Marc Darrow MD,JD

We have seen many patients over the years with problem elbows. We see some whose problems have extended beyond a tennis or golfer’s elbow problem, into one of osteoarthritis, and a recommendation for an elbow replacement surgery. Elbow replacement surgery is certainly not as popular as knee, hip and shoulder replacement, but it is performed and by the acknowledgement of surgeons, it is a tricky surgery.

An October 2020 study (1) spoke of high complication rates and need for elbow replacement revision. Here is what the study published:

  • Total elbow arthroplasty (replacement) is the established treatment for end-stage rheumatoid arthritis but improved surgical techniques have resulted in expanded indications.
  • The expansion into the procedure include more osteoarthritis patients, specifically post-traumatic osteoarthritis patients.
  • In previous research, three comparative studies reported statistically improved functional outcomes in rheumatoid arthritis over the post-traumatic injury group.
  • Complication and revision rates varied
    • rheumatoid arthritis anywhere from 5 – 30% complications and 11-13% of the patients needed revision surgery.
    • Injury / trauma group anywhere from 14.2-50% complications and 0-30% of the patients needed surgery.
    • Osteoarthritis 50% complications following surgery and 11% of the patients needed revision

Like a knee replacement, elbow replacement can come in total or partial types depending on the level of elbow joint degeneration. The need for an elbow replacement, also like a knee replacement can depend on the elbow’s ability to move through normal motion.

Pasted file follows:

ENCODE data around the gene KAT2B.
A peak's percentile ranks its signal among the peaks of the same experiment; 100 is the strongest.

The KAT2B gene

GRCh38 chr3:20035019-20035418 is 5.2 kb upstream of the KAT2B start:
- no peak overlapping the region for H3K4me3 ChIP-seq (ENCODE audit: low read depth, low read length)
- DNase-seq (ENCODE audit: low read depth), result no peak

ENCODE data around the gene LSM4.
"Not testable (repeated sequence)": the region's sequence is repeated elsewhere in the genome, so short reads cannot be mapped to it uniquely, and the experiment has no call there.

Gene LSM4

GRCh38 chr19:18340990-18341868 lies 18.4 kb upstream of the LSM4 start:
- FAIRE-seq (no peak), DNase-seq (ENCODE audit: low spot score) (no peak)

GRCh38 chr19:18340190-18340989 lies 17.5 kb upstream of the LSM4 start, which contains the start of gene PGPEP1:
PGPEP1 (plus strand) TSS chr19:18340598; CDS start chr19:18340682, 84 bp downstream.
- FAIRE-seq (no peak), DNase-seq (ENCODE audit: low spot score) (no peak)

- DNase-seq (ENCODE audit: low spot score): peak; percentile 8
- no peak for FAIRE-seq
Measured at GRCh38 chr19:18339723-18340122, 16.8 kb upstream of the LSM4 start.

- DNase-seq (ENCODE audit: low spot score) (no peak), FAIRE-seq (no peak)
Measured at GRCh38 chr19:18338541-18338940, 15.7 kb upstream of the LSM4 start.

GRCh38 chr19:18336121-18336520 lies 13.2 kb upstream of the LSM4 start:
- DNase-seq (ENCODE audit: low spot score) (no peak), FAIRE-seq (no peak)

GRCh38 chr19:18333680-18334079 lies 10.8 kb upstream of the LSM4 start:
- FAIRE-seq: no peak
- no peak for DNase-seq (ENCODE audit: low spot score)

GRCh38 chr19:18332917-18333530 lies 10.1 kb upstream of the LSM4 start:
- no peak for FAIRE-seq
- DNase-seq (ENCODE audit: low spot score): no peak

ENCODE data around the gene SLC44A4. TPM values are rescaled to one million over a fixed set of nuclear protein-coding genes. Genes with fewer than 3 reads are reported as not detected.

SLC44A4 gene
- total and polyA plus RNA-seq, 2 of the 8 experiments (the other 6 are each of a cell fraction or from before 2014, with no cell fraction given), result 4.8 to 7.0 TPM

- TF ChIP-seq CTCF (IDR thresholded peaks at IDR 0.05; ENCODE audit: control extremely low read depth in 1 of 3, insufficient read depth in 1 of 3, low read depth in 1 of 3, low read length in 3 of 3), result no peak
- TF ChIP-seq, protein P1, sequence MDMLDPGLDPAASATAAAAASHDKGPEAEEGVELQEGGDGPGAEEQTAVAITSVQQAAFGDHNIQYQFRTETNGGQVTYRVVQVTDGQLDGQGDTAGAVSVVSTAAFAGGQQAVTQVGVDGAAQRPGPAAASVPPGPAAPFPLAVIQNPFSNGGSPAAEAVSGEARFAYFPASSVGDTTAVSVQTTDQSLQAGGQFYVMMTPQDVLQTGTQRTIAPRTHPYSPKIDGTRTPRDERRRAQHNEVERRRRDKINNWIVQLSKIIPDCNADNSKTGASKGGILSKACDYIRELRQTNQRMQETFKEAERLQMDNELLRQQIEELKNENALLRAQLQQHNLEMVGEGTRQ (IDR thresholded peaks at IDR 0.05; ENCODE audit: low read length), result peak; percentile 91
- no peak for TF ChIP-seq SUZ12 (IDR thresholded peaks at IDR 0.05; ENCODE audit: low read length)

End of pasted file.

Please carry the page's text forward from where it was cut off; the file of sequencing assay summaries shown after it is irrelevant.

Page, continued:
Sometimes the elbow replacement causes osteoarthritis

When someone suffers a significant elbow injury and the bones are broken, as in a radial head fracture (where the radius of the forearm meets the humerus of the upper arm) the elbow is dislocated or displaced, the ligaments and tendons are damaged, and surgery cannot put the elbow back together again, the patient will undergo a radial head arthroplasty or replacement.

A January 2021 study examined the incidence of post-traumatic elbow osteoarthritis (humeroulnar and humeroradial joints) after radial head arthroplasty and identify its risk factors.

  • Seventy-three patients were included in the analysis with a average age of 56.
  • The injuries consisted of 41 terrible triad, elbow dislocation, a radial head fracture, and a coronoid process fracture.
  • 15 isolated radial head fractures,
  • 11 Monteggia fractures (a 1/3rd size break in the ulna and dislocation of the radial head)
  • and 6 transolecranon fracture-dislocations (break and dislocation of the the bony prominence of the elbow, on the upper end of the ulna.

At the final assessment, elbow osteoarthritis incidence after radial head arthroplasty was 56% in the humeroulnar joint and 72% in the humeroradial joint. Radial head arthroplasty implant placement, posterior subluxation immediately postoperative and the duration of immobilization were significantly corelated with osteoarthritis.

Stem Cell Therapy for Elbow Osteoarthritis

Stem Cell Therapy is the injection into the elbow of stem cells that have been drawn from the patient’s own bone marrow or other sources. Stem cells are “de-differentiated pluripotent” cells, which mean that they continue to divide to create more stem cells; these cells eventually “morph” into the tissue needing repair—for our purposes, collagen, bone, and cartilage.

The excitement in the medical community is focused on how stem cells work, rebuilding the damaged part of the body from within by turning a diseased joint environment into a healing joint environment. Doctors and researchers are hopeful that they have finally found a possible answer for osteoarthritis in the promise of Stem Cell Therapy.

There is at this time no research papers on the use of stem cell therapy for elbow pain. Empirically we see many patients with elbow problams and have been able to help many reduce or eliminate their pain and improve function.